Keep Your Kids are Reading! Reading is a Good Thing!

The number of words a child reads and hears = success in both school and life. Wow!

Writing for the Whole Darn Universe

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When Nothing Goes Right, There’s Mister Rogers

Mister Rogers

Nothing went right yesterday at school.  I should check to see if there was a full moon. Grumpy was the mood of the day for children.  At our Morning Meeting Allie, Gloria’s BFF, stood with her arms crossed.  Stone faced.  She wouldn’t sit down.  Tessa turned away and refused to look at anyone.  Lincoln drooped her head and cried because Will had poked her.  Then Will had a meltdown.  No words could console him at that moment.

I stopped everything and looked around at our fragile group of children.  Nothing mattered at Morning Meeting.  Learning went out the window, yet the best learning was about to come.

We discovered that one of the plastic forks used at snack had extra plastic on the edge.  Interesting.  Naomi, my assistant teacher, said to the children, “I wonder how plastic forks are made?”  Lightbulb moment.  She rushed to get the iPad and find a YouTube video on how plastic forks are made.  Well, the only video she found was so-so.

I thought of Mister Rogers.  I knew immediately that his TV show had incredible footage of how things were made.  The video on making crayons was one of his best.  So, we switched gears and plugged in Mister Rogers and How To Make Crayons.


Wow!  It was fascinating.

Just watching Mister Rogers brings on a blanket of wonderfulness.  Besides his innovation, he understood children and their place in the world.  Mister Rogers listened, truly listened to everyone.  He understood.  He was the Santa Clause of matters of the heart.  I dearly miss him and his TV show, Mister Rogers Neighborhood.

My dialogue with the children went something like this:

“Do you know what we are?  We’re a family.  We’re the Aqua Room family.  Every family has sad times and bad times.  Hey, I made rhyming words.  Today many of you are not feeling happy.  You’re grumpy.  And that’s okay.

Did I ever tell you about the time I was mad at my sister?  I did a terrible thing.  I hit her with the phone.  Phones back then were really heavy.  I hurt her, and I felt terrible.  But I was mad.  Just like you.

We help each other and stick together.  That’s what families do.  Naomi and I are like your Mom and Dad.  And you’re our children.”

Long pause.

“Will, do you need a hug?”  

Yes, he did.  And so did Tessa, and Lincoln, and Allie… and everyone else.

Thank goodness for Mister Rogers.  Just watching him on the crayon video brought me the understanding I needed in order to help the children.  It felt good.  They sensed it, too. Don’t we all need someone to listen?  Don’t we all need to be hugged?  That’s what Mister Rogers did best.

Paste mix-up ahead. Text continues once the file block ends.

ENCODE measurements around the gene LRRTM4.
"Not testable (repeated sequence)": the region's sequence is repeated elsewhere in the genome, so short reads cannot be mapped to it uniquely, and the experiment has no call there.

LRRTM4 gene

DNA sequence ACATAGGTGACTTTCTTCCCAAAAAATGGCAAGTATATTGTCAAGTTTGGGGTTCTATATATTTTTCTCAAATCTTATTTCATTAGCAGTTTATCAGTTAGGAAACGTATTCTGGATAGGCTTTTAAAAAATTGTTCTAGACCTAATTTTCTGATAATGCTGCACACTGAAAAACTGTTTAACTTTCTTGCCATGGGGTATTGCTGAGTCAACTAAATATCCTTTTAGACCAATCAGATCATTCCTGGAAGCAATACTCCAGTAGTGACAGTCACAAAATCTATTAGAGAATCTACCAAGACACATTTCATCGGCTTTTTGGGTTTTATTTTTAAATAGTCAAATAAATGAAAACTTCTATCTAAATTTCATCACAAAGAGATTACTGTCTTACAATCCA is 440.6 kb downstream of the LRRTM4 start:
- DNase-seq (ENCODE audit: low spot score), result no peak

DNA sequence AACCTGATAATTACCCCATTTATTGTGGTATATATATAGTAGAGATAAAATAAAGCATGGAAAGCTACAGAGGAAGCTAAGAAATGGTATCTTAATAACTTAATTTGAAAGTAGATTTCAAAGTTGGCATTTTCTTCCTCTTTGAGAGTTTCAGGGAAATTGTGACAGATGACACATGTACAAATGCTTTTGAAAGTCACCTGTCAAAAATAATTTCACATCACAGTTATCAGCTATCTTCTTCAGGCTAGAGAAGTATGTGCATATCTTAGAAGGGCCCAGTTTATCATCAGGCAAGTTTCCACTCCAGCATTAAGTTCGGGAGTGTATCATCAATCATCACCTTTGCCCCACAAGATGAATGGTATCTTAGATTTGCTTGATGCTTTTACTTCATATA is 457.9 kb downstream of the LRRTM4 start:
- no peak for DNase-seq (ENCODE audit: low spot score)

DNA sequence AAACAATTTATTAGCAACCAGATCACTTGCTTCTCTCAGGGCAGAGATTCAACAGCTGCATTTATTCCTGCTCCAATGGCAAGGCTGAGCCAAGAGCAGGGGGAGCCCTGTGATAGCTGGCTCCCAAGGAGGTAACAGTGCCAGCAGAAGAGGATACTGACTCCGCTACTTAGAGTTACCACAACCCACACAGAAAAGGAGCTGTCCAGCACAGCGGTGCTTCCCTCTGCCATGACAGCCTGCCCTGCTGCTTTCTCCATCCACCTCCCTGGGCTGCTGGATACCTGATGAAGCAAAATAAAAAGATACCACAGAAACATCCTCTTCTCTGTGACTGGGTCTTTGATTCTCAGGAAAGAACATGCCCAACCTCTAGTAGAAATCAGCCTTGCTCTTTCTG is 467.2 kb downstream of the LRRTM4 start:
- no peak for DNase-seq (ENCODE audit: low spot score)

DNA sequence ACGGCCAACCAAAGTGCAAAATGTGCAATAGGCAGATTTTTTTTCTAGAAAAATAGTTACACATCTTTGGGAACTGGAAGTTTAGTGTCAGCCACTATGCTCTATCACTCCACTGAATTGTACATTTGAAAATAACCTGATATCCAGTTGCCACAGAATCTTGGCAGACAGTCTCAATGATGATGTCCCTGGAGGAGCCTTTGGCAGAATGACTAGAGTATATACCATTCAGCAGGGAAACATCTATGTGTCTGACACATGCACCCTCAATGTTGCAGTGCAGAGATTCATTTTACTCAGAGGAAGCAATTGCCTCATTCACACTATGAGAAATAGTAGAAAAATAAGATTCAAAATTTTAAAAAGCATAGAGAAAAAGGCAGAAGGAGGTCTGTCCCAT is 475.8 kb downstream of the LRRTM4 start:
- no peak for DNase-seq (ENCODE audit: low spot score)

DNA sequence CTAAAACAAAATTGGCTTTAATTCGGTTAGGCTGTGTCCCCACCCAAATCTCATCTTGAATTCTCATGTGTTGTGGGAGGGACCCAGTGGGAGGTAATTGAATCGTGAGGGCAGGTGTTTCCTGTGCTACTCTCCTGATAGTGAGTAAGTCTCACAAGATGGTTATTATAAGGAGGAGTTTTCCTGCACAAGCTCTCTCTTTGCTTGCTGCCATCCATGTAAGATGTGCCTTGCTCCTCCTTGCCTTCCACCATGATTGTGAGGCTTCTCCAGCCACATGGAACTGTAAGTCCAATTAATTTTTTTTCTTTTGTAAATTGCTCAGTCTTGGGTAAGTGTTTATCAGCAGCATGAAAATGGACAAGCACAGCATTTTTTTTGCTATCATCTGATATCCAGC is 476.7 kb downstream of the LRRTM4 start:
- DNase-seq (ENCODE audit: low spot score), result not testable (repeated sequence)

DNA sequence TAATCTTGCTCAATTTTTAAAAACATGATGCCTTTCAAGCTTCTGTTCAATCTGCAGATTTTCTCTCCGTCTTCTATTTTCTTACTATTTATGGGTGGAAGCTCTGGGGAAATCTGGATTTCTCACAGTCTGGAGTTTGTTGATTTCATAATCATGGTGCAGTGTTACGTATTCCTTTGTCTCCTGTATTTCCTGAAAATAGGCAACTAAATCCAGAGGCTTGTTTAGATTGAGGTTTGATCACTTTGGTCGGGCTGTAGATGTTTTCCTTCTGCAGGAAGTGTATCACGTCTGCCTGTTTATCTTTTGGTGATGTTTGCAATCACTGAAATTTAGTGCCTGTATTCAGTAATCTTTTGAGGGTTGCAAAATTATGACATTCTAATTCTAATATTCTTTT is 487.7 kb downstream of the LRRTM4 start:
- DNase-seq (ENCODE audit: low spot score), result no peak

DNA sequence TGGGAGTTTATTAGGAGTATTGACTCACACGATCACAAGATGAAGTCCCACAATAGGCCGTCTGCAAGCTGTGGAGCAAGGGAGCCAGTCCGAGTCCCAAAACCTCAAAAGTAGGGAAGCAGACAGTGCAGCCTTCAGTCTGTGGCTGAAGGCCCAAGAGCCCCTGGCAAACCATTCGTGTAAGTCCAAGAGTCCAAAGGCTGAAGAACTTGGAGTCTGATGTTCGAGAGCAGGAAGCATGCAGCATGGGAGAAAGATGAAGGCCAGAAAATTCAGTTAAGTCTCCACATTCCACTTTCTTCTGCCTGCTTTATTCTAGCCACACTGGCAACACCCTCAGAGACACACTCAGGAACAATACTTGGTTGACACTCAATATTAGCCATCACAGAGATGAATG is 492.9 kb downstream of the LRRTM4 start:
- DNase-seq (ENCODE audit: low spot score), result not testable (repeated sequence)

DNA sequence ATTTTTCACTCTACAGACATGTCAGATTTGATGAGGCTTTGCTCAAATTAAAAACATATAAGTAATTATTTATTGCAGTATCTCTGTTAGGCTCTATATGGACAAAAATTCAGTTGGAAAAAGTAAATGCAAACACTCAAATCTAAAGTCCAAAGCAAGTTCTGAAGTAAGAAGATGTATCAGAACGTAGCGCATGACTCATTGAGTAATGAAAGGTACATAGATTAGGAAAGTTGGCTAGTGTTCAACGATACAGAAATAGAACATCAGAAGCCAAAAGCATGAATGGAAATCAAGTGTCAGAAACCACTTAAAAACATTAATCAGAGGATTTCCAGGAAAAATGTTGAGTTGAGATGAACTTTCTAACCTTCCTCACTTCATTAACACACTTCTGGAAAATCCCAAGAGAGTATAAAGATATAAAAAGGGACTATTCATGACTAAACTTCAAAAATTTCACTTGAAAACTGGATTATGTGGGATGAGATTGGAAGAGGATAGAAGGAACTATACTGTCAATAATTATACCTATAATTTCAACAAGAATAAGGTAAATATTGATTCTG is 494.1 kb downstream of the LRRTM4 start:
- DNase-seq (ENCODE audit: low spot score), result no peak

Fortunately, I have a little piece of him, right here:

Today is a new day.  In the words of Mister Rogers, “It’s a beautiful day in the neighborhood 🎶…”


Posted in Early Education, Kindness, Love | Tagged , , , , , | 47 Comments

Gloria and Allie

Everyone adores Gloria, and I do mean everyone.  After all, she is the nice one, the good friend.  She gives children unconditional love.  Do you know that Gloria has a journal?  It is well-worn from love.  When children take Gloria home for the weekend, they write about their adventures in her journal, often including a photo.  We read her stories aloud to everyone.

Gloria has more of a social life than I do.  She attends graduations, high school basketball games, and Birthday parties.  She spends holidays with families, including helping to decorate the Christmas tree.  She goes sledding, climbs trees, and plays in the park.

Friendships develop at different levels.  And, some children have a closer bond with Gloria.  Allie does.

This is Allie and Gloria, and a recent entry in Gloria’s journal:

Allie was over the moon to have Gloria visit with us this weekend.  Gloria enjoyed having breakfast, lunch, and dinner at the table.  She and Allie and Richie enjoyed playing together and watching the Halloween decorations emerge from their attic boxes!  What fun!

Gloria also got to meet Jordan as it was Family Weekend at the University of Rhode Island.  Gloria and Allie loved walking around the pretty campus. Everyone got to see Jordan’s Sorority House and enjoy a great barbecue.  We then went to see her dormitory.  She calls it a dorm.  It was fun to climb on her bed on risers and twinkling lights!

Many people were interested in Gloria and many thought she was something she was not.  Allie firmly, but kindly told them about who she really was… an Aqua Roomer, good friend, and one of the best weekend visitors. 🙂  Thanks, Gloria!